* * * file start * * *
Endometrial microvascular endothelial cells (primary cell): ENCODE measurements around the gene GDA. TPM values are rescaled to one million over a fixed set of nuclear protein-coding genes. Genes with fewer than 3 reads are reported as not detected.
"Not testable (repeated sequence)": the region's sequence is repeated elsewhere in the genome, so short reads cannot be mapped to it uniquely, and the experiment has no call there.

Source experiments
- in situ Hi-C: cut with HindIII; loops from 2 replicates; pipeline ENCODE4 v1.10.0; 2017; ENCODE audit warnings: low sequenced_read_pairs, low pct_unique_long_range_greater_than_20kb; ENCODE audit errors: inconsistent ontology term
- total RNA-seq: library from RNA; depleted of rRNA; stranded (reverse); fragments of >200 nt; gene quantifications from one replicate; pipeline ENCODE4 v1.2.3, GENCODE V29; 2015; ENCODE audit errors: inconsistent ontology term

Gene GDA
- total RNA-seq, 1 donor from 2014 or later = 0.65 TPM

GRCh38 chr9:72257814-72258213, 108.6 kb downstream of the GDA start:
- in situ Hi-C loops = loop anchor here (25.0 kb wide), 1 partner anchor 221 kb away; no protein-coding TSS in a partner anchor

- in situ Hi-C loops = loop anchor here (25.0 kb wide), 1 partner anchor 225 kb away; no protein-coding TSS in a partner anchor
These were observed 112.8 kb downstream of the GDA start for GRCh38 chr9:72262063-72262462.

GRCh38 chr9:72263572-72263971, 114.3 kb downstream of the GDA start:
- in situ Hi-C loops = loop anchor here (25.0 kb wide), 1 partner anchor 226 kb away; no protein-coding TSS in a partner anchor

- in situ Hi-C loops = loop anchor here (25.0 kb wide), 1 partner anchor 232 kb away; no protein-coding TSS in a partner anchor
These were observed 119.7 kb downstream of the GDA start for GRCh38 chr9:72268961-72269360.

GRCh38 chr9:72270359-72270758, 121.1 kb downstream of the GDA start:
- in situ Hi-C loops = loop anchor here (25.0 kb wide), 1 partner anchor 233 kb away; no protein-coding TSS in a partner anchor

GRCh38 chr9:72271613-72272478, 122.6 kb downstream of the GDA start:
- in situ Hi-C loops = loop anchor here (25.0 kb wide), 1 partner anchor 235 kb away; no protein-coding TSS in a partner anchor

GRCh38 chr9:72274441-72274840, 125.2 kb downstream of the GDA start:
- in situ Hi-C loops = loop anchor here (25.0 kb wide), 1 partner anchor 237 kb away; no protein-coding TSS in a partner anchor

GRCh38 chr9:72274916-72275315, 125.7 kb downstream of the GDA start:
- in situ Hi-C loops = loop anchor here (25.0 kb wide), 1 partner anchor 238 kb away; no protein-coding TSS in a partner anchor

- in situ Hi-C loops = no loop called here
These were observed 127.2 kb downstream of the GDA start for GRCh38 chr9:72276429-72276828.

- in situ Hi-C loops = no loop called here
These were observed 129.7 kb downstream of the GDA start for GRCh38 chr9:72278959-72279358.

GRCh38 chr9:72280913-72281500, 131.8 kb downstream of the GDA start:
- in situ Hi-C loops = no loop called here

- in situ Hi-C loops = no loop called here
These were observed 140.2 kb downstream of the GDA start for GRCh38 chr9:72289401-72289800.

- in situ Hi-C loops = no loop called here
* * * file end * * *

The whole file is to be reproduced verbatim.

Endometrial microvascular endothelial cells (primary cell): ENCODE measurements around the gene GDA. TPM values are rescaled to one million over a fixed set of nuclear protein-coding genes. Genes with fewer than 3 reads are reported as not detected.
"Not testable (repeated sequence)": the region's sequence is repeated elsewhere in the genome, so short reads cannot be mapped to it uniquely, and the experiment has no call there.

Source experiments
- in situ Hi-C: cut with HindIII; loops from 2 replicates; pipeline ENCODE4 v1.10.0; 2017; ENCODE audit warnings: low sequenced_read_pairs, low pct_unique_long_range_greater_than_20kb; ENCODE audit errors: inconsistent ontology term
- total RNA-seq: library from RNA; depleted of rRNA; stranded (reverse); fragments of >200 nt; gene quantifications from one replicate; pipeline ENCODE4 v1.2.3, GENCODE V29; 2015; ENCODE audit errors: inconsistent ontology term

Gene GDA
- total RNA-seq, 1 donor from 2014 or later = 0.65 TPM

GRCh38 chr9:72257814-72258213, 108.6 kb downstream of the GDA start:
- in situ Hi-C loops = loop anchor here (25.0 kb wide), 1 partner anchor 221 kb away; no protein-coding TSS in a partner anchor

- in situ Hi-C loops = loop anchor here (25.0 kb wide), 1 partner anchor 225 kb away; no protein-coding TSS in a partner anchor
These were observed 112.8 kb downstream of the GDA start for GRCh38 chr9:72262063-72262462.

GRCh38 chr9:72263572-72263971, 114.3 kb downstream of the GDA start:
- in situ Hi-C loops = loop anchor here (25.0 kb wide), 1 partner anchor 226 kb away; no protein-coding TSS in a partner anchor

- in situ Hi-C loops = loop anchor here (25.0 kb wide), 1 partner anchor 232 kb away; no protein-coding TSS in a partner anchor
These were observed 119.7 kb downstream of the GDA start for GRCh38 chr9:72268961-72269360.

GRCh38 chr9:72270359-72270758, 121.1 kb downstream of the GDA start:
- in situ Hi-C loops = loop anchor here (25.0 kb wide), 1 partner anchor 233 kb away; no protein-coding TSS in a partner anchor

GRCh38 chr9:72271613-72272478, 122.6 kb downstream of the GDA start:
- in situ Hi-C loops = loop anchor here (25.0 kb wide), 1 partner anchor 235 kb away; no protein-coding TSS in a partner anchor

GRCh38 chr9:72274441-72274840, 125.2 kb downstream of the GDA start:
- in situ Hi-C loops = loop anchor here (25.0 kb wide), 1 partner anchor 237 kb away; no protein-coding TSS in a partner anchor

GRCh38 chr9:72274916-72275315, 125.7 kb downstream of the GDA start:
- in situ Hi-C loops = loop anchor here (25.0 kb wide), 1 partner anchor 238 kb away; no protein-coding TSS in a partner anchor

- in situ Hi-C loops = no loop called here
These were observed 127.2 kb downstream of the GDA start for GRCh38 chr9:72276429-72276828.

- in situ Hi-C loops = no loop called here
These were observed 129.7 kb downstream of the GDA start for GRCh38 chr9:72278959-72279358.

GRCh38 chr9:72280913-72281500, 131.8 kb downstream of the GDA start:
- in situ Hi-C loops = no loop called here

- in situ Hi-C loops = no loop called here
These were observed 140.2 kb downstream of the GDA start for GRCh38 chr9:72289401-72289800.

- in situ Hi-C loops = no loop called here